“If you need a goal, just stick Tav at the back post,” Connor Goldson says wandering past as he chimes in on the conversation.

He's only half-joking. Tavernier’s 117 goals from right-back have not only been achieved through an excellent penalty record, long list of wonder strikes from range and free-kicks. Goals in the penalty box, more akin to the track record of a striker than a right-back, make up much of the tally.

In part two of an exclusive interview with the Rangers Review, Tavernier talks us through some of his famous goals, the importance of movement in the box, why playing at right-back allows him to ‘arrive’ in dangerous areas, following the ball like a striker, modelling his free-kick technique on David Beckham, providing under pressure and more.

You can read part one, focusing on his journey at the club, life under Clement, captaincy, ambitions and regrets by clicking here.

For now, here’s how James Tavernier sees his game…

Scoring at the back post

Tavernier was the joint top-scorer in the 2021/22 Europa League campaign and although that included four penalties, he recorded strikingly similar goals against Borussia Dortmund, Braga and RB Leipzig. Arriving onto a cross from the left while rampaging forward from right-back on the opposite side.

Where better to start than his opener for Rangers in that 3-1 win over RB Leipzig?

“I was saying to Raz (Ryan Kent) before this game ‘Get me at the back post,” he says.

“There was a similar chance in the first leg where I was there. That was a key tactic in the run, me being at the back post because the opposition was under pressure to attack. The way we were playing gave me the freedom to attack the back post. I think it started to put a bit of fear into the opposition.”

That missed opportunity referenced, in the 1-0 away leg defeat at Leipzig, proves Tavernier’s point.

Having picked up a loose ball in midfield and fired a pass into the feet of Joe Aribo as the visitors transition forward, Tavernier continues his run while the midfield pairing of Ryan Jack and Glen Kamara hold their positions to cover his position.

As Kent reaches the box and faces up his man, Tavernier moves into the blindside of his marker Marcel Halstenberg, who is gradually attracted towards the ball.

The right-back is free just yards out at the back post having worked a few yards of space, but Kent fails to recognise the opportunity and instead pulls a shot wide. The captain, who can be heard shouting, kicks the post in frustration.

By the following week, Kent had learnt his lesson. Prompted by his captain’s pre-match reminder.

“In this case, it was just about trying to be onside, time my run and hope Razza found me,” Tavernier says watching back the strike.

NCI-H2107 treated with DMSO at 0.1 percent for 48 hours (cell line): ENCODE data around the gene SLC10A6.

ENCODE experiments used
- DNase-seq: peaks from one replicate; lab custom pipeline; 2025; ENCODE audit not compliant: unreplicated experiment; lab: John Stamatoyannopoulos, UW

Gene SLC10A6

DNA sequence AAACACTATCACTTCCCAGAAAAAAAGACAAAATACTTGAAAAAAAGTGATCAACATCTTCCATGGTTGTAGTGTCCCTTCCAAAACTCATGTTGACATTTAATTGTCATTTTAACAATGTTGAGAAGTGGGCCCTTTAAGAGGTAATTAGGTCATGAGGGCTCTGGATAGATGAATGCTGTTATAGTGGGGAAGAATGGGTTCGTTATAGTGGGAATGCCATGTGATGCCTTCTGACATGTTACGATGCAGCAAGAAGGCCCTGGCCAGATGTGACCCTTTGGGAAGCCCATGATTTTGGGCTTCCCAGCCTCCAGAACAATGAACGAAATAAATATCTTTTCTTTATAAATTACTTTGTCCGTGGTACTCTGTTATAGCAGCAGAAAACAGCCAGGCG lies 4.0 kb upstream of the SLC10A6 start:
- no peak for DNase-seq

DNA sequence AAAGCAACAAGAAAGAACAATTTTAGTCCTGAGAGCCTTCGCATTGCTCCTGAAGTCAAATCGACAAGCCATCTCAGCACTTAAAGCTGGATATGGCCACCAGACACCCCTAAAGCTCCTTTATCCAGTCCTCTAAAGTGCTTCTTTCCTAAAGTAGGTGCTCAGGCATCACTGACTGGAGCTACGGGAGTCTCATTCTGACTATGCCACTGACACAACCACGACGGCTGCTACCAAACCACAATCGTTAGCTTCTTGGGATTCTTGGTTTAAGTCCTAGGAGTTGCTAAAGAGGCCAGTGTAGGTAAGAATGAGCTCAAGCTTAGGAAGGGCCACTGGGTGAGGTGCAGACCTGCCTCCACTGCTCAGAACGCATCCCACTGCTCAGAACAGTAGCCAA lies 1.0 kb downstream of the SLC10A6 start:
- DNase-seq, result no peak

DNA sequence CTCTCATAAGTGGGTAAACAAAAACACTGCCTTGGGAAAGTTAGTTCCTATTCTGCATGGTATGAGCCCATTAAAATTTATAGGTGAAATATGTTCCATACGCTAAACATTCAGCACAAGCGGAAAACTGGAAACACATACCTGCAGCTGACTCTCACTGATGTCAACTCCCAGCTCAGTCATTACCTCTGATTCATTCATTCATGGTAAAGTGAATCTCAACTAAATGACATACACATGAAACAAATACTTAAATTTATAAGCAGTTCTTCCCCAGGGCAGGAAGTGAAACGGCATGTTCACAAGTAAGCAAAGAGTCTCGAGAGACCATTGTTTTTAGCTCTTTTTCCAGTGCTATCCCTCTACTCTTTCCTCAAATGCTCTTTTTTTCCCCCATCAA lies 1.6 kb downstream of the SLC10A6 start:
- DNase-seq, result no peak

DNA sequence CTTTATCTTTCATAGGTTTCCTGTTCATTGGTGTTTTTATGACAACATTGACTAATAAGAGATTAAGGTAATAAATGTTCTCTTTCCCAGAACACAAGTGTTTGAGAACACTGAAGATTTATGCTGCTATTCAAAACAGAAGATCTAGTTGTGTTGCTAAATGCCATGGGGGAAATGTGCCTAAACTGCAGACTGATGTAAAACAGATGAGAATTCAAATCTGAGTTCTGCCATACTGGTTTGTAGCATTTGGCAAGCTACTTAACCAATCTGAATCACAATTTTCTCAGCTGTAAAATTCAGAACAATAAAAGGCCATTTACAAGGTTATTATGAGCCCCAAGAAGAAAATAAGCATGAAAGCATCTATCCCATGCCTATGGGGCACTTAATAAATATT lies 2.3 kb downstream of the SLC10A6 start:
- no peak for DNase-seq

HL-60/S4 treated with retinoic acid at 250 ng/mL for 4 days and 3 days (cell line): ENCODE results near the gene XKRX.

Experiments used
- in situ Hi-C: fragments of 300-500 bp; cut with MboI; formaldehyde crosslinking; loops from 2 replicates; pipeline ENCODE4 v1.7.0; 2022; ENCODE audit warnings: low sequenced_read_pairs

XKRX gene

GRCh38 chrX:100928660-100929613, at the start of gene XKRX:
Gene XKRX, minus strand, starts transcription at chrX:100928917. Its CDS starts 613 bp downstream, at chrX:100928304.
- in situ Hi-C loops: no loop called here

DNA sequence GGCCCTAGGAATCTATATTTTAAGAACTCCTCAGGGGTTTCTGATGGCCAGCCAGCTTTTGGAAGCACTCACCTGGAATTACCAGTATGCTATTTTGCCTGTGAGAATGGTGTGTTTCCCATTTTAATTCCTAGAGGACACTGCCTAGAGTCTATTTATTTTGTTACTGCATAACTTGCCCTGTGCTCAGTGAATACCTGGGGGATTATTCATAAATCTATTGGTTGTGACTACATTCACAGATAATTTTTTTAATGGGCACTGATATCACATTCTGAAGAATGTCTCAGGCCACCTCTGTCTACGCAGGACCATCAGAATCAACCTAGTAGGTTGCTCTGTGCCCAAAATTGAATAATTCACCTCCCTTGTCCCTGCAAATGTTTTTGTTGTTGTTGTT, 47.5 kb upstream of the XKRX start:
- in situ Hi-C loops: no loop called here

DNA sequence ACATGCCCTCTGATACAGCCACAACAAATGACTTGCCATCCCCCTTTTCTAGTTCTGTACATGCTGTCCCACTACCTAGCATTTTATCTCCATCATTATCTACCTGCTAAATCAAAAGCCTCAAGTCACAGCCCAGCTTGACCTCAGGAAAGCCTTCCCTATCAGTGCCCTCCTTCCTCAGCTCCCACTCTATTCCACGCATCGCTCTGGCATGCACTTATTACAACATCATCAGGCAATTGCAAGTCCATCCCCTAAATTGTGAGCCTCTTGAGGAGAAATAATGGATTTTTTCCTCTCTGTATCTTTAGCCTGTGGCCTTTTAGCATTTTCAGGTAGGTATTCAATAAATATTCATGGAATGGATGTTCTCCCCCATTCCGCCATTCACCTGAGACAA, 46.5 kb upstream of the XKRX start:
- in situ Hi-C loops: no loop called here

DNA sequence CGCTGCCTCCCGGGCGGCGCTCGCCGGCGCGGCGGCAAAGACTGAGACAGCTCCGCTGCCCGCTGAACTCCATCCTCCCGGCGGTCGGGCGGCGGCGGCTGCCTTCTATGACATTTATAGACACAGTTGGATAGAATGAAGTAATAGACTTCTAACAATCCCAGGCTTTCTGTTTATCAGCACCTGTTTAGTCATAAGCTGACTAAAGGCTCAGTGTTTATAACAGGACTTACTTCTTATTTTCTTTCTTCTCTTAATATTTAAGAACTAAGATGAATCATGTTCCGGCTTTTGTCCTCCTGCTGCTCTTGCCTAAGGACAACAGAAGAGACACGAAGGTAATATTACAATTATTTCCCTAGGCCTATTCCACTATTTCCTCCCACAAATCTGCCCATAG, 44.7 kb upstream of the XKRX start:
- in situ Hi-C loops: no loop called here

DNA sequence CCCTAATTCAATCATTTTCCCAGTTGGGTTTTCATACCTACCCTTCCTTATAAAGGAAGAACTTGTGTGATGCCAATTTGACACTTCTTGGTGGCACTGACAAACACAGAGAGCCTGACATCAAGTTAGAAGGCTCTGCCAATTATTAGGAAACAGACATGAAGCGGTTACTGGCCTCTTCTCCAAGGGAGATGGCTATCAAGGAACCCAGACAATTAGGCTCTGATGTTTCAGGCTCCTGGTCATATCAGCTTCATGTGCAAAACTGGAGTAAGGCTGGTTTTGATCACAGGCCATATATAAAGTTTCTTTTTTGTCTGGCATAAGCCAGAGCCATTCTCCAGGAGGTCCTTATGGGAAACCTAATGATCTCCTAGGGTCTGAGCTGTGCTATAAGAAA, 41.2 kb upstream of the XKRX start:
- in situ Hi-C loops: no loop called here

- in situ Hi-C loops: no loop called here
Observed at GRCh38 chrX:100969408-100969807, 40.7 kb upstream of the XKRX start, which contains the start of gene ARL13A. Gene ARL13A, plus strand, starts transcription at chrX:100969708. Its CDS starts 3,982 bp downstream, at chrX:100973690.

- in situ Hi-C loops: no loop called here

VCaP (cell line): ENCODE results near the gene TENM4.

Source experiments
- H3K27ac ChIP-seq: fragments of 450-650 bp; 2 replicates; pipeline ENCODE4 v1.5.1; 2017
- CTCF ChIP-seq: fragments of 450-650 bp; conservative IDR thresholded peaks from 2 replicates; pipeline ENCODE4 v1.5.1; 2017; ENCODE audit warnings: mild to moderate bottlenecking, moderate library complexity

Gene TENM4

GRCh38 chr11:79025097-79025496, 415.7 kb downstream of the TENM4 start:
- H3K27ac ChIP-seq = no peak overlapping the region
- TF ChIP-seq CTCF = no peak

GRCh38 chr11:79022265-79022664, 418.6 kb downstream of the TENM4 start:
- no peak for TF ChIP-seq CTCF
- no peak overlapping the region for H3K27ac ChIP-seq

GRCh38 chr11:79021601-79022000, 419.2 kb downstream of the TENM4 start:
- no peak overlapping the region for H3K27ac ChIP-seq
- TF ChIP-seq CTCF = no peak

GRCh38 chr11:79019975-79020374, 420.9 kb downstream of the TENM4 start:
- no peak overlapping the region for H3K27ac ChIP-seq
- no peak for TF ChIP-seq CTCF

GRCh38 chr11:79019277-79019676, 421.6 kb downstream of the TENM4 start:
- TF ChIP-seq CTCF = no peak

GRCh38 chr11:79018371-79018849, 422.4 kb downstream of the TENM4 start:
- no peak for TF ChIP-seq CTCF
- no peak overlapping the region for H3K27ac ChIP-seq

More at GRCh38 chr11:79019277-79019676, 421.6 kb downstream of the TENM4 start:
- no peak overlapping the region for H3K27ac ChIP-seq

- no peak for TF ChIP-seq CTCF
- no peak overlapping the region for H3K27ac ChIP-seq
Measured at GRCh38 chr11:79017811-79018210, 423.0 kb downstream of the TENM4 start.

Kent chose to pick out the far post with his left foot this time, instead of aiming for the far corner.

It’s pointed out by the Rangers Review that Aneglino, Leipzig's left-back, is repeatedly scanning his shoulder for Tavernier’s movement. He knows what Rangers are planning but, given Tavernier’s timing, cannot stop what had become a Europa League inevitability by this point.

“Guess who, James Tavernier,” roared Rory Hamilton on commentary. Nobody, least of all Angelino, was surprised at the scorer.

‘Following the ball like a striker’

So, where does this instinct in front of goal and forward-esque movement come from? And why does right-back enable, rather than restrict, Tavernier’s capacity to score? To find out more, we take a trip back to the start of that European run, watching back the goal which sealed a memorable 6-4 aggregate win over Borussia Dortmund.

After a half-time move to five at the back enabled Calvin Bassey to push forward on the left, Tavernier was also freed up on the right where his second of the game would arrive from. Latching onto a whipped cross, getting his knee over the ball and sending Ibrox into a state of bedlam.

“All strikers are told you should follow the ball,” Tavernier continues, speaking like he is a forward because, in these scenarios, he very much acts the part.

“I’ve always had an instinct in the box. I have a knack of sniffing the right moments. I love scoring goals and always have done. I have the intuition of when to get in the box, knowing when players will deliver. With this one, I’m anticipating the defender will miss it and I'm focused on being in the right place at the right time.

“Calvin has the ball and I’m thinking if he beats his guy I might have a chance. He has good trickery and it was just getting that movement right as the ball came in. I’m not even moving quickly, it’s about picking the right moment,” he adds, explaining how he evaded the attentions of Jude Bellingham at the back post to score after the ball missed Alfredo Morelos and Mats Hummels. Remaining behind the now-Real Madrid midfielder until the very last second.

Tavernier adds: “It’s about anticipating what could happen. If Alfredo hits it, I’m still in the right position. If he doesn’t then it’s about still being in the right position and being ready but making sure my marker doesn’t know I’m coming.”

Performing under pressure

The most recent example of Tavernier providing a ‘moment’ exactly when required came in December’s League Cup Final. As will be elaborated upon, the space in the Scottish game is different and his role at right-back has evolved and changed.

Under Clement, Tavernier is not the overlapping, crossing full-back he was under Steven Gerrard. Instead, the captain is increasingly picking up central positions to protect against counterattacks, find passes from inside the pitch and play closer to goal.

As time ticked away against Aberdeen in a game Rangers had dominated, Clement’s side needed someone to step up and deliver. The protagonist was predictable.

The key to this goal? “Timing. Arriving at the right moment,” Tavernier repeats.

“I said at half-time to Soutts [John Souttar], there was a couple of chances for Ross [McCausland] at the back post. I was keeping really disciplined to nullify the counterattack. I told Souts that I needed to get myself to the back post.”